CrossFit Games 2014 Workout Analysis: Masters Workouts

CrossFit Games 2014 Workout Analysis: Masters Workouts

The CrossFit Games are back! And they’re bigger than ever with over $1 million in prize money up for grabs this year. That’s right, the world’s best athletes from around the globe have come together to compete for their share of the big bucks.

With so much at stake, it makes sense that there would be some great training methods used during these competitions.

For those unfamiliar with the CrossFit Games, they consist of three events: Open, Masters and Underdog. Each event requires different types of training methods to succeed in them. For example, the Open event requires that competitors lift heavy weights while the Master event requires that they perform calisthenics moves.

The Underdog category consists of various other activities such as rowing or running. There are even specialty categories like “lunges” and “gymnast.”

To prepare for the CrossFit Games, I’ve been following a variety of training programs. These include traditional strength training, Olympic lifting, powerlifting, bodybuilding and functional fitness programs. Some of my favorite programs are ones that focus on compound movements rather than isolation exercises (like curls).

Others that emphasize high reps and low rest periods. Still others that incorporate interval training into their routines.

The challenge of putting together a strength training program is to create a routine that gives you significant gains in strength without adding too much muscle mass. That’s because bodybuilder’s bodies don’t work as well for the CrossFit Games. The extra muscle they gain makes them slower and less coordinated.

Not to mention it makes the athletes in the other events (like running and swimming) suffer when they have to carry the weight of another over-muscled athlete.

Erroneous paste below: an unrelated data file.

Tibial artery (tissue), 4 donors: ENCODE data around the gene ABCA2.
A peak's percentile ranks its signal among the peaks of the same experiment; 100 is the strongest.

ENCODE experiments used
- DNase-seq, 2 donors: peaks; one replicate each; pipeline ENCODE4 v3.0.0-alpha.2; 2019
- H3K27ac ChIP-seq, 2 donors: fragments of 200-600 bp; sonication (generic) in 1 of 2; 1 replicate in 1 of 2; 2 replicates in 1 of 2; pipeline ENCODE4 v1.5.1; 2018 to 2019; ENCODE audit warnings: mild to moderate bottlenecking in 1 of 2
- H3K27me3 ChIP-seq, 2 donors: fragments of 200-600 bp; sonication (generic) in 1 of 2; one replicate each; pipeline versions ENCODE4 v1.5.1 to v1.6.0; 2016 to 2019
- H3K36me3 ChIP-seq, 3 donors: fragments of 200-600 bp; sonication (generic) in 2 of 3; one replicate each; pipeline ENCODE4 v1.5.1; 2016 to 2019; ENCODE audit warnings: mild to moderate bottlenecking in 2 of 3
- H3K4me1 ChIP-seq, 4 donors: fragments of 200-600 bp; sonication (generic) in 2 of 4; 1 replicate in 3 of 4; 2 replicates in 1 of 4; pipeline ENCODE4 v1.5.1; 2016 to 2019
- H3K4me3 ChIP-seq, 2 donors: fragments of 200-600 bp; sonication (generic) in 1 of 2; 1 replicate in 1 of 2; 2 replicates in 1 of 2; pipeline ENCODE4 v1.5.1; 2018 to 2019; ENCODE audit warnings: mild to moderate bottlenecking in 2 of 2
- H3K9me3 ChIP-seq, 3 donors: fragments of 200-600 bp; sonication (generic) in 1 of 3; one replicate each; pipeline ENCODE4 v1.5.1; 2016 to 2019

CrossFit Games 2014 Workout Analysis: Masters Workouts - Picture

So, this year I decided to try out a few of my favorite routines to see if they work for the CrossFit Games. As always, I’m keeping track of my progress using the Myotest app on my phone. The app records all the measurements it can related to muscle mass and strength.

It even has a GPS so I can track the distances I’m running. Let’s see what kind of results I get from these routines.

CrossFit Open Workout 14.1: As many reps as possible in 7 minutes of:

95 lb. Overhead squat, 10 reps

20 Pull-ups

If you’ve done any sort of strength training before, this workout isn’t too bad. My shoulder is still a little weak from the 13.1 workout but I’m confident that I’ll be able to do them unbroken this time.

I start out with 135lbs for overhead squats and immediately switch to 95 lbs when my shoulders start to burn. I break the 20 pull-ups into 3 sets of 10 reps each since I was gassed after the squats.

The most difficult part of this workout was trying to rest in between the various movements. You have to stay connected to the internet the whole time you’re doing this workout which is a pain. Too much tapping and you’ll get red lights on your movements.

Miss too many of those and you fail. At least, that’s how I did it.

This is a fairly representative sample of what I did for the workouts. If you’re curious about how I did, you can look at the public leaderboard on the Crossfit website. I was ranked in the top 1% of athletes my age and gender for this workout.

CrossFit Games 2014 Workout Analysis: Masters Workouts - gym fit workout

Not bad since it was only my second one ever.

CrossFit Open Workout 14.2: As many reps as possible in 7 minutes of:

80 lb. hang power snatch, 10 reps

60 lb.

Sources & references used in this article:

High-intensity compared to moderate-intensity training for exercise initiation, enjoyment, adherence, and intentions: an intervention study by KM Heinrich, PM Patel, JL O’Neal, BS Heinrich – BMC public health, 2014 – Springer

A Performance Profile Related to Building Elite Fitness in Male Competitors by B Bellovary, SN Drum, RL Jensen – … in Sports and Exercise …, 2014 – researchgate.net

The benefits and risks of CrossFit: a systematic review by J Meyer, J Morrison, J Zuniga – Workplace health & safety, 2017 – journals.sagepub.com

Effects of fatigue from resistance training on barbell back squat biomechanics by DR Hooper, TK Szivak, BA Comstock… – The Journal of …, 2014 – cdn.journals.lww.com

The relationship of aerobic capacity, anaerobic peak power and experience to performance in CrossFit exercise by D Bellar, A Hatchett, LW Judge, ME Breaux… – Biology of …, 2015 – ncbi.nlm.nih.gov